On No­vem­ber 3 came a non­bind­ing of­fer of $98.50, an 84% pre­mi­um.

In­ad­e­quate, re­spond­ed Biover­a­tiv, but it was good enough to get their at­ten­tion and start a se­ries of ex­changes and meet­ings.

On Jan­u­ary 3, Sanofi bumped the of­fer again, this time to $101.50.

Roge­rio Vi­val­di

Stay­ing pa­tient earned com­pa­ny ex­ecs a for­tune. In ad­di­tion to Cox’s pay­out, CFO John Greene earned a gold­en para­chute worth $18.5 mil­lion while COO Roge­rio Vi­val­di picked up $18.2 mil­lion.

The big win­ner on the board was Den­ner, whose Saris­sa Cap­i­tal came away with a $122 mil­lion pay­out for its shares.

Nick Leschly via Getty

UP­DAT­ED: Blue­bird shares sink as an­a­lysts puz­zle out $1.8M stick­er shock and an un­ex­pect­ed de­lay

Blue­bird bio $BLUE has un­veiled its price for the new­ly ap­proved gene ther­a­py Zyn­te­glo (Lenti­Glo­bin), which came as a big sur­prise. And it wasn’t the on­ly un­ex­pect­ed twist in to­day’s sto­ry.

With some an­a­lysts bet­ting on a $900,000 price for the β-tha­lassemia treat­ment in Eu­rope, where reg­u­la­tors pro­vid­ed a con­di­tion­al ear­ly OK, blue­bird CEO Nick Leschly said Fri­day morn­ing that the pa­tients who are suc­cess­ful­ly treat­ed with their drug over 5 years will be charged twice that — $1.8 mil­lion — on the con­ti­nent. That makes this drug the sec­ond most ex­pen­sive ther­a­py on the plan­et, just be­hind No­var­tis’ new­ly ap­proved Zol­gens­ma at $2.1 mil­lion, with an­a­lysts still wait­ing to see what kind of pre­mi­um can be had in the US.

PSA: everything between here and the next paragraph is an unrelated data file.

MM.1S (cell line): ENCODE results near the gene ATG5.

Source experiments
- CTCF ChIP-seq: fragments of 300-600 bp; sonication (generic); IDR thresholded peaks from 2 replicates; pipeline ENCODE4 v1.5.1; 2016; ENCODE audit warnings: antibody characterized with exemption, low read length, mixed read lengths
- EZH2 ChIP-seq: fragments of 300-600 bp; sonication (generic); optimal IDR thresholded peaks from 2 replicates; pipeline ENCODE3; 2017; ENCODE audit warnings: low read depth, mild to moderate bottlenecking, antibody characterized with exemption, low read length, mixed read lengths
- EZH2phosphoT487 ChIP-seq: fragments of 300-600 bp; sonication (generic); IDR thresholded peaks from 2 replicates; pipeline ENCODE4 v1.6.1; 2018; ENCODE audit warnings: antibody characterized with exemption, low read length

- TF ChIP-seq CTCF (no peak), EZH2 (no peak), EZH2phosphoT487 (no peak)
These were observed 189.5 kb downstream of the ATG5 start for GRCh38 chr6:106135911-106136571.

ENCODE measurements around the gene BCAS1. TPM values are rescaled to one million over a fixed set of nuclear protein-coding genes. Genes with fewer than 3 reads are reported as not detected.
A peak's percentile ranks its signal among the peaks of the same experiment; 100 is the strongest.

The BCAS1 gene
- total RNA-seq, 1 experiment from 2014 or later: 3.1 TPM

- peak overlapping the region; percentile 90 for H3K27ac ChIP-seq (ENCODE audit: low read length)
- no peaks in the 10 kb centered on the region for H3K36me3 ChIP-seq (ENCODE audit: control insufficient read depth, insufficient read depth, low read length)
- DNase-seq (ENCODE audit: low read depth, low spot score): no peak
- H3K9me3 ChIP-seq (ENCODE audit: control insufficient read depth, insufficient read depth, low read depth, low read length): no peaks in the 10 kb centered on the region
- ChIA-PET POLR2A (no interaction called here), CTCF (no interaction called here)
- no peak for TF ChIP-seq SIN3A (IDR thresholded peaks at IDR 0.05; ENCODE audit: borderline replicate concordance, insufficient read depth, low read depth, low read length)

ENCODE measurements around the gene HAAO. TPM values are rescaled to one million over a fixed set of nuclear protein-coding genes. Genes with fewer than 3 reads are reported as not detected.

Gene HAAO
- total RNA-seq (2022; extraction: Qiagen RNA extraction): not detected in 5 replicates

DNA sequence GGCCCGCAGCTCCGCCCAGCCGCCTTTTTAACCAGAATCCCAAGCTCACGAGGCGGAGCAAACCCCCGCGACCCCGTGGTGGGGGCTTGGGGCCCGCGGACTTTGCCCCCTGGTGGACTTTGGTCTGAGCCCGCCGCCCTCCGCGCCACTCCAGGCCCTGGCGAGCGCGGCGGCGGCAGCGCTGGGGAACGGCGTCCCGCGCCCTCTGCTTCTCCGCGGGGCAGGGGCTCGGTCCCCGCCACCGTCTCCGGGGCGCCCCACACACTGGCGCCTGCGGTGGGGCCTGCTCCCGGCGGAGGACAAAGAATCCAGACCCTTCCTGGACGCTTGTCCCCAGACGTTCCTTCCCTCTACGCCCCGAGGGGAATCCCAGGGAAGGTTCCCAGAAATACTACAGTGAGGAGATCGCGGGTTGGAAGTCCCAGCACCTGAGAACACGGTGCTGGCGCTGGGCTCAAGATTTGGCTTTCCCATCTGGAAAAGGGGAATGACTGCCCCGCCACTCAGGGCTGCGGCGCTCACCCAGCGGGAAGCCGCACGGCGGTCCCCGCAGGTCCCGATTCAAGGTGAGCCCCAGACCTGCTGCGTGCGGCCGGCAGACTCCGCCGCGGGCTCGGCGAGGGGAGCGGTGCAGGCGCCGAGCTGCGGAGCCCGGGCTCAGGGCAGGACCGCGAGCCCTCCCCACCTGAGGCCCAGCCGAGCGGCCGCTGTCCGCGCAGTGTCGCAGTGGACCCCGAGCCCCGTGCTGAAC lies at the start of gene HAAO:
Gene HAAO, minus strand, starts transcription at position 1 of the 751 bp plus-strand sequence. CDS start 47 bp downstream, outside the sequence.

Ted Love. HAVERFORD COLLEGE

Glob­al Blood Ther­a­peu­tics poised to sub­mit ap­pli­ca­tion for ac­cel­er­at­ed ap­proval, with new piv­otal da­ta on its sick­le cell dis­ease drug